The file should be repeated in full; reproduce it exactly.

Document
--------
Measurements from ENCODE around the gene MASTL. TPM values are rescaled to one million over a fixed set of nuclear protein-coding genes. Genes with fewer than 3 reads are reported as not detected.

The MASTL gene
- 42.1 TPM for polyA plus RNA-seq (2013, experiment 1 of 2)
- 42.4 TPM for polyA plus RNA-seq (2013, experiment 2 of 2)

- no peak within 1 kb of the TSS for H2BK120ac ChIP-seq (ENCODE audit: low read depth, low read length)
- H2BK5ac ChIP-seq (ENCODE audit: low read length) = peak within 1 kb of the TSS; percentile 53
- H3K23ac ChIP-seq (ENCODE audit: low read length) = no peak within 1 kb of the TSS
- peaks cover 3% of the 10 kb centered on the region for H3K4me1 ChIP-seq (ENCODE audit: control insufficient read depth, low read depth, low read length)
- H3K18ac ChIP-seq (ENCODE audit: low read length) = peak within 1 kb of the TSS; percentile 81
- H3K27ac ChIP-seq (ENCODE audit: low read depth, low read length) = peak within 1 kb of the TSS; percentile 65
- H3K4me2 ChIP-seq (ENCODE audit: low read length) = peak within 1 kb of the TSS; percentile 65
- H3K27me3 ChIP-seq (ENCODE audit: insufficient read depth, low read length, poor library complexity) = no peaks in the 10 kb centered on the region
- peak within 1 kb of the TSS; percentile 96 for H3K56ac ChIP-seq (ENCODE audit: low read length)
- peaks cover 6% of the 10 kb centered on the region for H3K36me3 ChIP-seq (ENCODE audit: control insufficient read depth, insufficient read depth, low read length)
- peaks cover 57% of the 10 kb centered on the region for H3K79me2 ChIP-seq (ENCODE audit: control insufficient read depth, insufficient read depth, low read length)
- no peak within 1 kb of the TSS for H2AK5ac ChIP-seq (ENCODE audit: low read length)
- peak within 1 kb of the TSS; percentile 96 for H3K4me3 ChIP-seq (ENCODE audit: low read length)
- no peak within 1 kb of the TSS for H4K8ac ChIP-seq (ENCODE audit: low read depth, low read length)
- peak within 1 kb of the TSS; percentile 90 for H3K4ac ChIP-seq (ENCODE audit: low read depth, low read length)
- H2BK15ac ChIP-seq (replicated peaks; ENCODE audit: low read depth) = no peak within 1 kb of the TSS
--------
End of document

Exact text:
Measurements from ENCODE around the gene MASTL. TPM values are rescaled to one million over a fixed set of nuclear protein-coding genes. Genes with fewer than 3 reads are reported as not detected.

The MASTL gene
- 42.1 TPM for polyA plus RNA-seq (2013, experiment 1 of 2)
- 42.4 TPM for polyA plus RNA-seq (2013, experiment 2 of 2)

- no peak within 1 kb of the TSS for H2BK120ac ChIP-seq (ENCODE audit: low read depth, low read length)
- H2BK5ac ChIP-seq (ENCODE audit: low read length) = peak within 1 kb of the TSS; percentile 53
- H3K23ac ChIP-seq (ENCODE audit: low read length) = no peak within 1 kb of the TSS
- peaks cover 3% of the 10 kb centered on the region for H3K4me1 ChIP-seq (ENCODE audit: control insufficient read depth, low read depth, low read length)
- H3K18ac ChIP-seq (ENCODE audit: low read length) = peak within 1 kb of the TSS; percentile 81
- H3K27ac ChIP-seq (ENCODE audit: low read depth, low read length) = peak within 1 kb of the TSS; percentile 65
- H3K4me2 ChIP-seq (ENCODE audit: low read length) = peak within 1 kb of the TSS; percentile 65
- H3K27me3 ChIP-seq (ENCODE audit: insufficient read depth, low read length, poor library complexity) = no peaks in the 10 kb centered on the region
- peak within 1 kb of the TSS; percentile 96 for H3K56ac ChIP-seq (ENCODE audit: low read length)
- peaks cover 6% of the 10 kb centered on the region for H3K36me3 ChIP-seq (ENCODE audit: control insufficient read depth, insufficient read depth, low read length)
- peaks cover 57% of the 10 kb centered on the region for H3K79me2 ChIP-seq (ENCODE audit: control insufficient read depth, insufficient read depth, low read length)
- no peak within 1 kb of the TSS for H2AK5ac ChIP-seq (ENCODE audit: low read length)
- peak within 1 kb of the TSS; percentile 96 for H3K4me3 ChIP-seq (ENCODE audit: low read length)
- no peak within 1 kb of the TSS for H4K8ac ChIP-seq (ENCODE audit: low read depth, low read length)
- peak within 1 kb of the TSS; percentile 90 for H3K4ac ChIP-seq (ENCODE audit: low read depth, low read length)
- H2BK15ac ChIP-seq (replicated peaks; ENCODE audit: low read depth) = no peak within 1 kb of the TSS